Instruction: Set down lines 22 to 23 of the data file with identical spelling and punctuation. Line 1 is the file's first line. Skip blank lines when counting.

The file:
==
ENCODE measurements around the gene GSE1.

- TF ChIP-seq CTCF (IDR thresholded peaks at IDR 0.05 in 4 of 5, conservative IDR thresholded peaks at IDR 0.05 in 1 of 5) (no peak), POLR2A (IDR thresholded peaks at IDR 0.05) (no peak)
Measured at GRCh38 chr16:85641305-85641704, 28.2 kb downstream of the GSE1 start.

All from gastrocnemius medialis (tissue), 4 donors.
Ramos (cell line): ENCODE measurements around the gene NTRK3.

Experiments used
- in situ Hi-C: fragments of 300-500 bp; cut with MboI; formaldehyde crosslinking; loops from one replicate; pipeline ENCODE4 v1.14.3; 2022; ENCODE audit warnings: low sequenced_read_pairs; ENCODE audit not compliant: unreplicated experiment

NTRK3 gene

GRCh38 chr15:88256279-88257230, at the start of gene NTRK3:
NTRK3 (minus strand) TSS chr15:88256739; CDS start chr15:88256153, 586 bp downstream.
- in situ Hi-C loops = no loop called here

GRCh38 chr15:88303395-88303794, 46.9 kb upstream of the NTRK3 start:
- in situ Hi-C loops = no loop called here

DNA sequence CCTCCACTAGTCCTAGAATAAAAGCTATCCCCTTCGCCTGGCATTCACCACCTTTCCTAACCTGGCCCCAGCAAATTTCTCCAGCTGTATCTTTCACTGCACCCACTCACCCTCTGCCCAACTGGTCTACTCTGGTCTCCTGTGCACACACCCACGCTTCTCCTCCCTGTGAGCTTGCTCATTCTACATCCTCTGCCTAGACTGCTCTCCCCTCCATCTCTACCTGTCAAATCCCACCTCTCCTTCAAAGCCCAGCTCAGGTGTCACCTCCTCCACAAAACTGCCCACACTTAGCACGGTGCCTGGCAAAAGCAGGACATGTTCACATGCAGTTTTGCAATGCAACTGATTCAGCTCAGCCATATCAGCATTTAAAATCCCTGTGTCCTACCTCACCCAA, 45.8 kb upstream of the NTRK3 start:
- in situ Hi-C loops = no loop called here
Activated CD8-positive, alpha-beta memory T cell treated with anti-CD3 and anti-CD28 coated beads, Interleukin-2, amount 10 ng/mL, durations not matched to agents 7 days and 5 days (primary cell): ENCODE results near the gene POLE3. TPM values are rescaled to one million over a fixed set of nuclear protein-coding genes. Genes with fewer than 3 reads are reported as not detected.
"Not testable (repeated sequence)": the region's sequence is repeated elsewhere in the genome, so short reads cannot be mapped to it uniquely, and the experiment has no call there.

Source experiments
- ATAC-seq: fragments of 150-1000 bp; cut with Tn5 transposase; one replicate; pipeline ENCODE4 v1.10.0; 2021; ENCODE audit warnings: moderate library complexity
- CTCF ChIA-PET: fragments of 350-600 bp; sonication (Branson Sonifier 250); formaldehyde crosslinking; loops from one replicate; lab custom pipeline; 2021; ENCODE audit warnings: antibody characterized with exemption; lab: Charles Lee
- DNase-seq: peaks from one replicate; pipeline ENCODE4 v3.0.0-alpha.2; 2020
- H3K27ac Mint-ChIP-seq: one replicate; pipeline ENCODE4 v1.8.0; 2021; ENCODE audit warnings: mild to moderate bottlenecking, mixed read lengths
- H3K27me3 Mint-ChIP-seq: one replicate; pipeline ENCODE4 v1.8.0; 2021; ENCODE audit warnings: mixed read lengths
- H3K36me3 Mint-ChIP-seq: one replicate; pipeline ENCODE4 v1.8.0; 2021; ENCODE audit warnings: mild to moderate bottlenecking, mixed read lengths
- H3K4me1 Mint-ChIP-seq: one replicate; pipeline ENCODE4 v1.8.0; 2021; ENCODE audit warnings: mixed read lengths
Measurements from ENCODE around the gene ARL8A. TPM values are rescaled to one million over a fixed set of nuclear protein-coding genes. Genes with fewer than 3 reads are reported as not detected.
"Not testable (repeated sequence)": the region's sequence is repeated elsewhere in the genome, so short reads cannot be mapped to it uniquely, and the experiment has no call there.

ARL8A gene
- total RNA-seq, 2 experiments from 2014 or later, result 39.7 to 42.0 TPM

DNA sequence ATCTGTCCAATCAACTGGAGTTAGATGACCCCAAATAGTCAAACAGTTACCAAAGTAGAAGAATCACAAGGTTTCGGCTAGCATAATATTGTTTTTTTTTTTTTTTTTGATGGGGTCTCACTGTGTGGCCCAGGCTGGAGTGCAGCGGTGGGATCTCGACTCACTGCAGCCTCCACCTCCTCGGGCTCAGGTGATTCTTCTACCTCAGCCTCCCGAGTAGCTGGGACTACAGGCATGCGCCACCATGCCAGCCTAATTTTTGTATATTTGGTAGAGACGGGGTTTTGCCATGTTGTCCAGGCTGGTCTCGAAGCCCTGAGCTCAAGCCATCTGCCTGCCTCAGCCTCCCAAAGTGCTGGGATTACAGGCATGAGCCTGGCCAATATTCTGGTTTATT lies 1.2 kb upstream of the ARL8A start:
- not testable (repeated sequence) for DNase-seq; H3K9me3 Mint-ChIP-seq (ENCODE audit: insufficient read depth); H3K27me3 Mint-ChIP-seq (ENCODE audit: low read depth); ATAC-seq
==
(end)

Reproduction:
- H3K27ac Mint-ChIP-seq: one replicate; pipeline ENCODE4 v1.8.0; 2021; ENCODE audit warnings: mild to moderate bottlenecking, mixed read lengths
- H3K27me3 Mint-ChIP-seq: one replicate; pipeline ENCODE4 v1.8.0; 2021; ENCODE audit warnings: mixed read lengths